Ranking states by their degree of regulation

Now Mercatus has completed an analysis of state-level regulation. State RegData 1.0 analyzes the administrative codes of 46 states plus the District of Columbia, and the results are informative. The average state has 131,000 restrictive terms and about 9 million words in its code, which would require roughly twelve work weeks to read at a normal reading pace.

But there is huge variation. The least regulated state is South Dakota, with about 44,000 regulatory restrictions, while the most regulated state is California, with 395,000. All told, the least regulated states are South Dakota, Alaska, Montana, Idaho, and North Dakota, while the most regulated states are California, New York, Illinois, Ohio, and Texas.

Unfortunately, we weren’t able to include Vermont, New Jersey, Arkansas, and Hawaii. Arkansas is the easiest to explain: It has no administrative code, at least not yet. Its state agencies produce regulations, but until this year no one had ever bothered to compile them in one place. Fortunately — perhaps partly in response to RegData — legislation was passed this year to create an official Code of Arkansas Rules by January 2023, so Arkansas’s regulatory landscape will eventually come to light.

That is from James Broughel and Patrick A. McLaughlin, there is more at the link.

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Coastal California has a real aversion to change and externalities. And because the climate is so nice, it can still generate lots of wealth despite tons of regulations via Silicon Valley, Hollywood, and the like.

The actual regulations matter too. California famously voids worker non-competes. No point in skilling up as a techie if you sign away your hard-earned knowledge upon employment.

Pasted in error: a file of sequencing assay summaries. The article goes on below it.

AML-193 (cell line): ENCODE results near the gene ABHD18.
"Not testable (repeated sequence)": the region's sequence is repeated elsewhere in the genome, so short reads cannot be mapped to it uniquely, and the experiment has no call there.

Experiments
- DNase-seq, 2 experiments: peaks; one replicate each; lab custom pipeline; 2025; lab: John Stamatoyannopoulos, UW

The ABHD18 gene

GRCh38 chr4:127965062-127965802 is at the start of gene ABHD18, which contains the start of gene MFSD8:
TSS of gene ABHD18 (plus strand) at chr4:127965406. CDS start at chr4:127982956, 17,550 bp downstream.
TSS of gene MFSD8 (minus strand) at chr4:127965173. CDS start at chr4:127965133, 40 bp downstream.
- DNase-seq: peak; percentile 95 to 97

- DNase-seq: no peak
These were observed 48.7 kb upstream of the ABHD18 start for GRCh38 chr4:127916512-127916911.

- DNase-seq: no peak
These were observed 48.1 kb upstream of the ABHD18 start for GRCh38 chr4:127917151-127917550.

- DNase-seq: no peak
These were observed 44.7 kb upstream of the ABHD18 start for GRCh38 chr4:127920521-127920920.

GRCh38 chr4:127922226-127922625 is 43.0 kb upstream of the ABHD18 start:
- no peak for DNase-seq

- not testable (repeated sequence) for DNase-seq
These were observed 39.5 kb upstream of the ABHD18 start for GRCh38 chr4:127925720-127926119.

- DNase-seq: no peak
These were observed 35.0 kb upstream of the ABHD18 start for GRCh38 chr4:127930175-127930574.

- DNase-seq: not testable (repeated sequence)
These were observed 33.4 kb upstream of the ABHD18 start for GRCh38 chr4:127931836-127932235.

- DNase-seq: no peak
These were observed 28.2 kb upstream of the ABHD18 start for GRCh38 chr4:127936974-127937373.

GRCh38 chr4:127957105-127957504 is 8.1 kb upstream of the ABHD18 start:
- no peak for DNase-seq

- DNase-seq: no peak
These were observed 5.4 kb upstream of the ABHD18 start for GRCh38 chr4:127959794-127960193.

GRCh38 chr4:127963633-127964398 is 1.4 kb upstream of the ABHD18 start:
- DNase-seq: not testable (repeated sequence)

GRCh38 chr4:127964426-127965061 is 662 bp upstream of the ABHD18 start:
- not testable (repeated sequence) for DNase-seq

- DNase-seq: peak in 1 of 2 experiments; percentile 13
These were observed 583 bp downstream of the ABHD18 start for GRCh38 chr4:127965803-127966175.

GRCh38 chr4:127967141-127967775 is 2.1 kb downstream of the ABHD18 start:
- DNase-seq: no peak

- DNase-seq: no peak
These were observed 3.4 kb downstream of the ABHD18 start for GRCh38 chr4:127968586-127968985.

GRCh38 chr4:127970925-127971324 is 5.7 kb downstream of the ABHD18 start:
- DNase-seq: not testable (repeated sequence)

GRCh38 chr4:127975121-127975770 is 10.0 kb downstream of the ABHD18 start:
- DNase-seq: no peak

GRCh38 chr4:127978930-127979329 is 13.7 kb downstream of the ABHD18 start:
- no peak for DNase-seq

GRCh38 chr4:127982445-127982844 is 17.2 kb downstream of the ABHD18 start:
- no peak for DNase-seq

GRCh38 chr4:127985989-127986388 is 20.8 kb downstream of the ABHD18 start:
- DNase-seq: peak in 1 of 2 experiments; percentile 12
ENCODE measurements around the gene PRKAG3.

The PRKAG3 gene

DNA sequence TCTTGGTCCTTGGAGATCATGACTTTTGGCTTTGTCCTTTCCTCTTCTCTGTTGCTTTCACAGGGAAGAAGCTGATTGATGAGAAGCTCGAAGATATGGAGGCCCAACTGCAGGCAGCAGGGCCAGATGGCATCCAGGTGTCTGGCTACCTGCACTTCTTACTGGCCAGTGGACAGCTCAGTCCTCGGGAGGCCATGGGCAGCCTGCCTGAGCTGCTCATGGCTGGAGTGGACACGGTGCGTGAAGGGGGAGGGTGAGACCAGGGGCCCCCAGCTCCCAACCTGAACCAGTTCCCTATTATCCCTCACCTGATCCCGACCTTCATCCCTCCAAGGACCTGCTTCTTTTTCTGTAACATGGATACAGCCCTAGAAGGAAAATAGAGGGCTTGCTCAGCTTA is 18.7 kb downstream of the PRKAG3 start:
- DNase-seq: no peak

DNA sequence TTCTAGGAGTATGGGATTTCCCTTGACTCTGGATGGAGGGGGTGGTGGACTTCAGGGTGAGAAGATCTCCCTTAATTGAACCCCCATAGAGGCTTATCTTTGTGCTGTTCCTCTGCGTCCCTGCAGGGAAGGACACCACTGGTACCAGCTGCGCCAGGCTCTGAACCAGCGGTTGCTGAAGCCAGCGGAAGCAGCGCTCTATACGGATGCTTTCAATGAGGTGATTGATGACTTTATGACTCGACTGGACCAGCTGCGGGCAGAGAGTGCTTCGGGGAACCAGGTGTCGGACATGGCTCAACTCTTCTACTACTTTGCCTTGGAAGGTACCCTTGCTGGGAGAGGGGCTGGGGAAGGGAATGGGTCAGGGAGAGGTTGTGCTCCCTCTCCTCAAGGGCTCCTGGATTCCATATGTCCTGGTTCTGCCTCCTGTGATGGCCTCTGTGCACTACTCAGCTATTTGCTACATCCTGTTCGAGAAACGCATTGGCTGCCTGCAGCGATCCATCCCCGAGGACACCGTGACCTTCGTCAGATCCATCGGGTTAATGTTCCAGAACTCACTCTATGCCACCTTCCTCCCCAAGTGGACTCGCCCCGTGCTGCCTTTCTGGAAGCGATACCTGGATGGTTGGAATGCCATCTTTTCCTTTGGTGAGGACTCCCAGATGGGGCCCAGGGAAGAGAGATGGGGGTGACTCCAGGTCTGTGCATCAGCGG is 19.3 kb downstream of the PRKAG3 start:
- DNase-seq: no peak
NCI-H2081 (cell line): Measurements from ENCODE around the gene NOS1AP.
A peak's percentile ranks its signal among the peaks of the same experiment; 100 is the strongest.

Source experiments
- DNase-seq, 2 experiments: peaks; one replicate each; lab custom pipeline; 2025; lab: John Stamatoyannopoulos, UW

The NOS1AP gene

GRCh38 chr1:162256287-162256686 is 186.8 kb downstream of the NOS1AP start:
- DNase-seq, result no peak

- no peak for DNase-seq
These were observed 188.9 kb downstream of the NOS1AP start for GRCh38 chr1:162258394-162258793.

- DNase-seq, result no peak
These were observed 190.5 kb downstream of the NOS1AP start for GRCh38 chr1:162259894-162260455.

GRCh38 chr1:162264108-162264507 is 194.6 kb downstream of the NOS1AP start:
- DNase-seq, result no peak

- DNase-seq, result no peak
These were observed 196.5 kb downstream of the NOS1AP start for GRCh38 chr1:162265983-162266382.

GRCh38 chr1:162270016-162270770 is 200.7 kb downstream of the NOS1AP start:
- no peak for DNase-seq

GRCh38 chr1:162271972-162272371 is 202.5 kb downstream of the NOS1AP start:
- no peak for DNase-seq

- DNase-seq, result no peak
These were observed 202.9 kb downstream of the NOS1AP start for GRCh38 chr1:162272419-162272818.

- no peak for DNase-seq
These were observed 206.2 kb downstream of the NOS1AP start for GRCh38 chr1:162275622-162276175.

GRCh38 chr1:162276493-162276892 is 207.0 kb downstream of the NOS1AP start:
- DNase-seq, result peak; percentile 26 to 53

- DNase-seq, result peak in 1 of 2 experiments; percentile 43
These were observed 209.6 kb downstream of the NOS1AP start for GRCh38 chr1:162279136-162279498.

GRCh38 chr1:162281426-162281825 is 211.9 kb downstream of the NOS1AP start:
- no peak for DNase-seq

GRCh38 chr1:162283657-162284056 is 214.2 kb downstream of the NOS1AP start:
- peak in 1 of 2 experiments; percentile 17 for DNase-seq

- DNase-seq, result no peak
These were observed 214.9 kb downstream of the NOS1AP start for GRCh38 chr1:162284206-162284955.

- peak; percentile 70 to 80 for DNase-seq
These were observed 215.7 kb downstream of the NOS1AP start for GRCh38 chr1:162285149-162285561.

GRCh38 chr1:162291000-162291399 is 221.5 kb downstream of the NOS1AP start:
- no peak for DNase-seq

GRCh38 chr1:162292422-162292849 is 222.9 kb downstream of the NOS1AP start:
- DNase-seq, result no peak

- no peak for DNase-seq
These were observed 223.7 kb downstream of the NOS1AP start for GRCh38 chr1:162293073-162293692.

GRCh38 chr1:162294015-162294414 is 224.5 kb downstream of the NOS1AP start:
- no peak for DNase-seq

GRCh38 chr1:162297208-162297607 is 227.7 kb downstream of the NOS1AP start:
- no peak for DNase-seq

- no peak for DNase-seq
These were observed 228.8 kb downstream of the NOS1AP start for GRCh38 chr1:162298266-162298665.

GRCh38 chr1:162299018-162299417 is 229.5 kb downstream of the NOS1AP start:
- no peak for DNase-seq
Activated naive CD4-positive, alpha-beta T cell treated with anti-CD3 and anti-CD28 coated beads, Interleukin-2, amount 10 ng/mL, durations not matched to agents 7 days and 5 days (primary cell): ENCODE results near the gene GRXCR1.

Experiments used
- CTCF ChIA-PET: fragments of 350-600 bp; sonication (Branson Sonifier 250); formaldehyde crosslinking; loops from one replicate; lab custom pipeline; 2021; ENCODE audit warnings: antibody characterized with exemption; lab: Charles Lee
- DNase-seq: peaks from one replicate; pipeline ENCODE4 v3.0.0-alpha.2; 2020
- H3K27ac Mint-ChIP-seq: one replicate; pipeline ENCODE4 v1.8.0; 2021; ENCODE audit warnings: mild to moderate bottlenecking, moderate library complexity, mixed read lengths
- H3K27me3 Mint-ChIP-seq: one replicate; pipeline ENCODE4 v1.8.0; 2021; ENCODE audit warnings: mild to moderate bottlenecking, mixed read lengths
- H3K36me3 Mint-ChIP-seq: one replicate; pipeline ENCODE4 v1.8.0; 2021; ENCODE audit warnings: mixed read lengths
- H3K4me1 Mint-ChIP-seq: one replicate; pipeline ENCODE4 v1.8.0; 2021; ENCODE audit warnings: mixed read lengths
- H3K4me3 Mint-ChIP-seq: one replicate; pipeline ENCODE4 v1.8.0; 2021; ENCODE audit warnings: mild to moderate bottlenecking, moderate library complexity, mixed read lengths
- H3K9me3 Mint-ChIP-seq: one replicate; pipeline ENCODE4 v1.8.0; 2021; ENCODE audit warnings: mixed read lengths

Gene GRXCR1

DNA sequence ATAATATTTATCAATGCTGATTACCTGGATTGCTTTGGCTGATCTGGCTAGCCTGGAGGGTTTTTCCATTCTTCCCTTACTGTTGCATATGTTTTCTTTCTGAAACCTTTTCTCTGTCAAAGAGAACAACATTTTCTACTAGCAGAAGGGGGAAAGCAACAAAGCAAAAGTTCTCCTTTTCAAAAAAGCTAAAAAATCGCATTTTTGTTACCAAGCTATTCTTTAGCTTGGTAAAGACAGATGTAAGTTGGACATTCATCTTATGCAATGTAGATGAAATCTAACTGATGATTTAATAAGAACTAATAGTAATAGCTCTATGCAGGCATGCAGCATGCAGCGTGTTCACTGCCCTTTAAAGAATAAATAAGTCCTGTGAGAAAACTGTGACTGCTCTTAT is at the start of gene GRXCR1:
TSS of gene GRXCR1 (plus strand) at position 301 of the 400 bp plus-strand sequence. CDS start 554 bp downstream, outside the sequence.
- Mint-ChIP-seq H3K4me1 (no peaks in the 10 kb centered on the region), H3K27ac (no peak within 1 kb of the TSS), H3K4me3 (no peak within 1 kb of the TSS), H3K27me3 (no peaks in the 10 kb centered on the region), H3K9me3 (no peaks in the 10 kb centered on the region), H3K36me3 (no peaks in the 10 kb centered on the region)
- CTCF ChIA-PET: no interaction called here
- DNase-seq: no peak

This is a unique perspective. I'm interested to learn how this moves forward.

Thanks for this perspective. I'm curious to know how things evolve.

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In California, everybody wants the state to remain exactly the way it was on the day he arrived.

This is known as Progressivism.

otoh
california has currently criminalized
both zem pronouns and zer freelance journalizm

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“Every man who moves here wishes he was the last invader” Henry Miller on Big Sur. Basically sums up the mentality in coastal CA.

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"In California, everybody wants the state to remain exactly the way it was on the day he arrived."

Heavily polluted air?

That's why California has so many, and increasing, laws and regulations restricting burning fossil fuels? Higher CAFE standards. Zero emissions mandates?

While California air quality is much improved since 1970, air pollution exceeds limits from vehicles regularly and causes significant health problems.

Very few want that to stay the same.

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Your argument is that California continues to be more dynamic, innovative, and desirable a place to live than North Dakota because of its climate. Ok, there are plenty of deregulated places with California's climate for you to start your libertarian Utopia. Try the coast of Western Sahara.

Isn’t tech and entertainment employment leaving California for Canada? I don’t buy the story of California as a shining city on the hill. For one, it has the highest poverty rates in the nation once you factor in the cost of housing. So far as I can tell, the only things that progressives in flyover country can learn from California is that it makes sense to invest in your higher ed system (but Texas and NC and just about everyone knows that and started imitating the UC system decades ago), and that enforcing non-compete agreements is a bad for tech employment (Colorado and some other states have copied this already, but this is less widely imitated than the UC system). Other than that, I don’t see what California has to teach, say, Minneapolis or BC, which are also quite progressive places.